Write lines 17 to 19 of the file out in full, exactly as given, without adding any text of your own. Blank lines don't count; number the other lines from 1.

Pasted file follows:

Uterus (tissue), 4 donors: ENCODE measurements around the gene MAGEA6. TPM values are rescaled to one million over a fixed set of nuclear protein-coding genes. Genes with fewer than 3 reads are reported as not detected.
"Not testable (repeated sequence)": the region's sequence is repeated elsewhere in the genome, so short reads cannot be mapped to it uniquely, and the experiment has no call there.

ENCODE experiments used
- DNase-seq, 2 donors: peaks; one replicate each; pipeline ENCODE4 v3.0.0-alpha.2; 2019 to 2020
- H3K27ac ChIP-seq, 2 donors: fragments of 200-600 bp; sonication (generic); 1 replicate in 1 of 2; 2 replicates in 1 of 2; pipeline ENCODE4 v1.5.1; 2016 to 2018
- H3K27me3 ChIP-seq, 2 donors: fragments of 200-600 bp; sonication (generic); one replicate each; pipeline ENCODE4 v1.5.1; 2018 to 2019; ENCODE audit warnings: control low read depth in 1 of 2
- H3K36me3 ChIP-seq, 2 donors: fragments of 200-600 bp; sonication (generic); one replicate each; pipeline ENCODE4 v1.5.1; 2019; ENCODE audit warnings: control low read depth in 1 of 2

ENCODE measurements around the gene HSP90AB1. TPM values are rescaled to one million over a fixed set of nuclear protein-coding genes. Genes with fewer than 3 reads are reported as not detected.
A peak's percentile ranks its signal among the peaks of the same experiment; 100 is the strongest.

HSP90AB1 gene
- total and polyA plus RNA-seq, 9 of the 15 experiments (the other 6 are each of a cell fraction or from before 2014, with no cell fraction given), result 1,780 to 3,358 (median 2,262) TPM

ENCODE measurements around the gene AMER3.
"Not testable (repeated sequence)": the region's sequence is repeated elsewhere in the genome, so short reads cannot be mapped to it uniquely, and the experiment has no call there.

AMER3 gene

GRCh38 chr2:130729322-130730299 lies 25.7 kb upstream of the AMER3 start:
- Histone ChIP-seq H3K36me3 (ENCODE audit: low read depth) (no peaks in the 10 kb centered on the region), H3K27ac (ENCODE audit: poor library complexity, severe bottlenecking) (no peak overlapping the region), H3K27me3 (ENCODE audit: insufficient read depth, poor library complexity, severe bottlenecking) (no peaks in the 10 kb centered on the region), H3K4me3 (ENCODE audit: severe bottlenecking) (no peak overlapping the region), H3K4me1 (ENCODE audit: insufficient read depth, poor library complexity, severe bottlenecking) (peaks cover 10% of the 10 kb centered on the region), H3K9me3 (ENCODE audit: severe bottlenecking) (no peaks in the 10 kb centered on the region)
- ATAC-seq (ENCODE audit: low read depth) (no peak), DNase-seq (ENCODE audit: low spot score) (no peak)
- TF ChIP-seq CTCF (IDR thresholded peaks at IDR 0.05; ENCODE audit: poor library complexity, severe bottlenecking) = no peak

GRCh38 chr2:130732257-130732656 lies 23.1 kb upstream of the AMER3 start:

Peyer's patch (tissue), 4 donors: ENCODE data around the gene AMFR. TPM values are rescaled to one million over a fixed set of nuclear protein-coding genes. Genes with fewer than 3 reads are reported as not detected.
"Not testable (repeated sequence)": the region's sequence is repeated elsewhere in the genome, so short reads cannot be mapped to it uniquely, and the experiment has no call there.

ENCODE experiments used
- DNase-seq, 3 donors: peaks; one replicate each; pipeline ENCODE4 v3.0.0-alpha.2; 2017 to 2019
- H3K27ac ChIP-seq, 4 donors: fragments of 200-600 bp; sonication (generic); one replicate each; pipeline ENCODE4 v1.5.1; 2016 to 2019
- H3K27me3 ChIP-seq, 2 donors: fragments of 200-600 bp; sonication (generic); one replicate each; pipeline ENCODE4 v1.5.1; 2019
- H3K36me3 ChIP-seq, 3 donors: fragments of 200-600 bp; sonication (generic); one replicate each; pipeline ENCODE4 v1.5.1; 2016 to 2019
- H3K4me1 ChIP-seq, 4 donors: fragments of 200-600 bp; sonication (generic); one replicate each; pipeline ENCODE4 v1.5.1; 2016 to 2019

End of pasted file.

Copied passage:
- ATAC-seq (ENCODE audit: low read depth) (no peak), DNase-seq (ENCODE audit: low spot score) (no peak)
- TF ChIP-seq CTCF (IDR thresholded peaks at IDR 0.05; ENCODE audit: poor library complexity, severe bottlenecking) = no peak

GRCh38 chr2:130732257-130732656 lies 23.1 kb upstream of the AMER3 start: